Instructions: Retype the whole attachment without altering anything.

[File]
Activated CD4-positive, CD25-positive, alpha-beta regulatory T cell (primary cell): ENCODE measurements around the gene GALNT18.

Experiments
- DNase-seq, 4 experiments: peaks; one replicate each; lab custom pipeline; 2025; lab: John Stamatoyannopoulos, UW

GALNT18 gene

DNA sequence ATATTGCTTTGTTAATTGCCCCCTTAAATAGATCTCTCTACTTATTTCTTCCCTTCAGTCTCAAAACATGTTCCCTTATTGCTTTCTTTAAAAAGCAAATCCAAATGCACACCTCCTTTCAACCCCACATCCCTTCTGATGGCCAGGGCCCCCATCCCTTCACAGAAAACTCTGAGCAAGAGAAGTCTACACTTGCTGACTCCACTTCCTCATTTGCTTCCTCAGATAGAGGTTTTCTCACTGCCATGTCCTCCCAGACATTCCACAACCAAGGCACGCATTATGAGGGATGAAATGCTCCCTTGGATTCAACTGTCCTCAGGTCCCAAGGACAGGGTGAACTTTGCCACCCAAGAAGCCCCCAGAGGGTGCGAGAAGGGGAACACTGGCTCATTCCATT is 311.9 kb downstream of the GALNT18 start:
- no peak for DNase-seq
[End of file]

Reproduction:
Activated CD4-positive, CD25-positive, alpha-beta regulatory T cell (primary cell): ENCODE measurements around the gene GALNT18.

Experiments
- DNase-seq, 4 experiments: peaks; one replicate each; lab custom pipeline; 2025; lab: John Stamatoyannopoulos, UW

GALNT18 gene

DNA sequence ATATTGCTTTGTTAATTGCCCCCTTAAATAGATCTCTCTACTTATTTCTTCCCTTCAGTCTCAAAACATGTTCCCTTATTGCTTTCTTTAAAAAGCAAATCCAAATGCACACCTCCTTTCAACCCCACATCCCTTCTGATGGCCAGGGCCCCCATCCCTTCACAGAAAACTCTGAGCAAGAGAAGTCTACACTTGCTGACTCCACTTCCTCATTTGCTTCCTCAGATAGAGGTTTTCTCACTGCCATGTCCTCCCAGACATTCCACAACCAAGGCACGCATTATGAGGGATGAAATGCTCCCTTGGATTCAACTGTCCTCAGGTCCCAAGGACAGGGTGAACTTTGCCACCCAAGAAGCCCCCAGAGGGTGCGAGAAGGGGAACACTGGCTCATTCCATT is 311.9 kb downstream of the GALNT18 start:
- no peak for DNase-seq